To Be or Not to Be … British

This world would do better with a bit more Britishness.

Many British people don’t care to be British, recent articles in the Telegraph and the Guardian revealed. Honest Britons say they can’t even define Britishness.

That doesn’t sound good. Identity crises cripple nations. Yet Britain’s identity crisis appears epidemic.

What is happening in Britain is important to me—it affects my soul and spirit. Though born in America, yet having English, Scottish and Northern Irish ancestry, I want to be more British! I have benefited tremendously in my life from Britishness.

When I was sick, my mother consoled me with tea and toast. My father taught me to take pride in being Scottish/Irish. At college, I completed an English Literature degree. My favorite poets are Donne and Keats. I raised my daughters on Austen and Shakespeare. My daughter, son-in-law and my grandchildren live 4 miles north of Stratford-upon-Avon.

I have visited England, Northern Ireland and Scotland. I’ve sauntered down London’s streets in the rain. I soaked in a good supply of Scottishness inside Edinburgh Castle. I was inspired in Enniskillen, the home of my maternal third-great-grandfather. I became breathless touring Buckingham Palace. I was awed at wandering the stone corridors of Westminster Abbey and blown away by the history housed in the British Museum. I was enthralled at seeing the oldest surviving manuscript of Beowulf expertly preserved in the British Library. I could say more—much more.

Don’t get me wrong: I love America too. Yet I am drawn to the British Isles because the roots of my ancestral identity are sunk there.

Many other people in this world feel the same way. What about you? It is hard for me to imagine a world without Britain or Britishness. Yet the loss of British identity makes this a true possibility.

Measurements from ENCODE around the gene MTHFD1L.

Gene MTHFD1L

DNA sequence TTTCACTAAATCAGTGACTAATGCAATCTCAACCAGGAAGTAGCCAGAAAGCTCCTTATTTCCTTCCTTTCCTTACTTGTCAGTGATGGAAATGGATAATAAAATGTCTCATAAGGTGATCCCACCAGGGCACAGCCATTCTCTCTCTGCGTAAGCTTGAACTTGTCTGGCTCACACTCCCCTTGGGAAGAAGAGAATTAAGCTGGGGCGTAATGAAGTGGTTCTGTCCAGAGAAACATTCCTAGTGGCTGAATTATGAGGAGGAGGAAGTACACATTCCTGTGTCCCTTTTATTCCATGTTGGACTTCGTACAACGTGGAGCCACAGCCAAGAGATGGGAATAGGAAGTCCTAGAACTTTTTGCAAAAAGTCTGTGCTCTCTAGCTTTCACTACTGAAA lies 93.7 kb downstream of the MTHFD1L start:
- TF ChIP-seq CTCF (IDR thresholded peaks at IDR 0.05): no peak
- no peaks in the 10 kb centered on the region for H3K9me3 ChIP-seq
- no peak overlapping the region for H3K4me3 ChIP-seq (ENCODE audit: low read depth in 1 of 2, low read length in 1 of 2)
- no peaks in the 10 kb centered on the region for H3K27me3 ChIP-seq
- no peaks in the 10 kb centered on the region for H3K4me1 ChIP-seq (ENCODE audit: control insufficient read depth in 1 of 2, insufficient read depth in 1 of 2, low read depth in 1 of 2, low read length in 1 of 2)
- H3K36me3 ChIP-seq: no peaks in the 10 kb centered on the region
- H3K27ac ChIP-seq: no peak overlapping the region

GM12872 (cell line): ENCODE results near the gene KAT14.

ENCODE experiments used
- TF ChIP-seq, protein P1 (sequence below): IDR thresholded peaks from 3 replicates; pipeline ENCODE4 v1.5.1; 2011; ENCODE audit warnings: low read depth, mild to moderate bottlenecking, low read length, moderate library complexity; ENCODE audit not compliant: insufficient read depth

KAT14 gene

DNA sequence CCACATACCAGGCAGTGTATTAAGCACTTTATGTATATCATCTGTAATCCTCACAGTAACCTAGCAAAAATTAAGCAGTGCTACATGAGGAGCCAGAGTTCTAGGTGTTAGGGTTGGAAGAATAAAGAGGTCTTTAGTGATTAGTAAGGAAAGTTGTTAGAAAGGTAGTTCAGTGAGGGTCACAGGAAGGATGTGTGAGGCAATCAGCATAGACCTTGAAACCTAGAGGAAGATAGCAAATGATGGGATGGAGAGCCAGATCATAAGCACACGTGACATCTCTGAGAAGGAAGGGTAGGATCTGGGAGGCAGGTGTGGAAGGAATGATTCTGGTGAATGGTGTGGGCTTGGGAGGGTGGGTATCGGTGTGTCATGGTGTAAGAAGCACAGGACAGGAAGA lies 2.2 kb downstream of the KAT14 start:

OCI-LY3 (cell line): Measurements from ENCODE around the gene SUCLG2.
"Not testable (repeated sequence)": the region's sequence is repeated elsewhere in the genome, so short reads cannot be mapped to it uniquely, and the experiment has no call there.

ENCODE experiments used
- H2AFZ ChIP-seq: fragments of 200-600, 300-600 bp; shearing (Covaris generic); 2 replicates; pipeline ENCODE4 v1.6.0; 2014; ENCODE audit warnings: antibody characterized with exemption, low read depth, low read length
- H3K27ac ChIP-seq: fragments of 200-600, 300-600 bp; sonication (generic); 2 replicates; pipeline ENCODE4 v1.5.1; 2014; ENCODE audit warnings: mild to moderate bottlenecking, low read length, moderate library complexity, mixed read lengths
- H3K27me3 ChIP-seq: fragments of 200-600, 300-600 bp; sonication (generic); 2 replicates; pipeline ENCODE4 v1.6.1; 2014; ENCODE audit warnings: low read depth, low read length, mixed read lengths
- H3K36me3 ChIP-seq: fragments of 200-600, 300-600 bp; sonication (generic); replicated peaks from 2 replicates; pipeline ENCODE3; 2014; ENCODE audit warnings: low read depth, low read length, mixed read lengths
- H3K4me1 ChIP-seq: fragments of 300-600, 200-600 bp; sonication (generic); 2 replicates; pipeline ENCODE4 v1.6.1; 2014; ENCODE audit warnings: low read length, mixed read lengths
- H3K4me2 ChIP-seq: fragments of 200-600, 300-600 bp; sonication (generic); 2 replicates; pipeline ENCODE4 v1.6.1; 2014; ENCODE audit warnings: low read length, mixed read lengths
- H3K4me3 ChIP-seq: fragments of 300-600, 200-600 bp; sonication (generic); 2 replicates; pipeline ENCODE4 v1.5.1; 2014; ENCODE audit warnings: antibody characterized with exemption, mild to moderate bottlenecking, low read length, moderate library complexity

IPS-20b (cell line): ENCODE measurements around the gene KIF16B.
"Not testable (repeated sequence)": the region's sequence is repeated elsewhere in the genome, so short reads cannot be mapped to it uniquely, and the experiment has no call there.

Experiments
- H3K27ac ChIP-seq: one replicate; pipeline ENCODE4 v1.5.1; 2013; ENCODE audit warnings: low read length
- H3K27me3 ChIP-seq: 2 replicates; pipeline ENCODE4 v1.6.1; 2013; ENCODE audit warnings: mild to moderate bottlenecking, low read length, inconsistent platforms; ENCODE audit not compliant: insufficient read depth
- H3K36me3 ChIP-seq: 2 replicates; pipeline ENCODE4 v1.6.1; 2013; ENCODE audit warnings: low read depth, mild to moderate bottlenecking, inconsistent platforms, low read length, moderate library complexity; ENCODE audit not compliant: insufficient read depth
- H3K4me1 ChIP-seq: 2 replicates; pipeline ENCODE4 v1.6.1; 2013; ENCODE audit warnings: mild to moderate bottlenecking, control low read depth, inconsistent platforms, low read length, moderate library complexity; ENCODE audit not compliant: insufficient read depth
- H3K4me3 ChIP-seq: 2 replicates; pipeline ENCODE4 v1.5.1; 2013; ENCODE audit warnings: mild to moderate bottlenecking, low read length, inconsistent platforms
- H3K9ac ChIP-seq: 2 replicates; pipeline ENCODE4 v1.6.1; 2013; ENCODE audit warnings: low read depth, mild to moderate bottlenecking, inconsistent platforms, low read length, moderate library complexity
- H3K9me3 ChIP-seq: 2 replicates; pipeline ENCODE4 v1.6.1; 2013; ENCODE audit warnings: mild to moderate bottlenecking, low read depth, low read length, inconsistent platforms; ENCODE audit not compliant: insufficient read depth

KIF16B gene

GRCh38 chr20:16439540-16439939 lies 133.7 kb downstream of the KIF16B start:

History shows that Britain’s identity crisis did not begin with the recent Scottish independence referendum. However, that vote did bring the subject back into the light.

Let’s put politics aside and discuss British identity in terms of British character—the true soul of Britishness.

Drunk, Dirty and Deplorable

Many Britons were incensed when they learned that a Portuguese national living in Britain for 25 years, João Magueijo, castigated Britons, British identity and society in his book, Bifes Mal Passados (Undercooked Beef), which is available only in Portugal.

The Guardian decried Magueijo’s criticism of British lifestyle, calling it “a short book explaining why we Brits are a bunch of sex-mad, [drunken], overweight hooligans and snobs. According to Magueijo … [o]ur diet is ‘deplorable’ and fish and chips is a dish that ‘makes you want to wash it with detergent before eating.’” Ouch! Attacking fish and chips cuts any true Brit to the bone.

The Telegraph also took umbrage, quoting Magueijo as writing, “When you visit English homes, or the toilets at schools or in student lodgings, they are all so disgusting that even my grandmother’s poultry cage is cleaner. … I never met such a group of animals. … The English are unrestrained wild beasts and totally out of control.”

Archie Bland of the Guardian asked Magueijo if he wanted to recant his observations. He replied, “A lot of those things are real. I’m not apologizing for it. It was a joke, but it’s a fair one. The whole travelogue culture, about the poor English person who has horrible things happening to him—everything is foul, the food is horrible, people are trying to steal from you—it’s your culture. You are such easy targets.”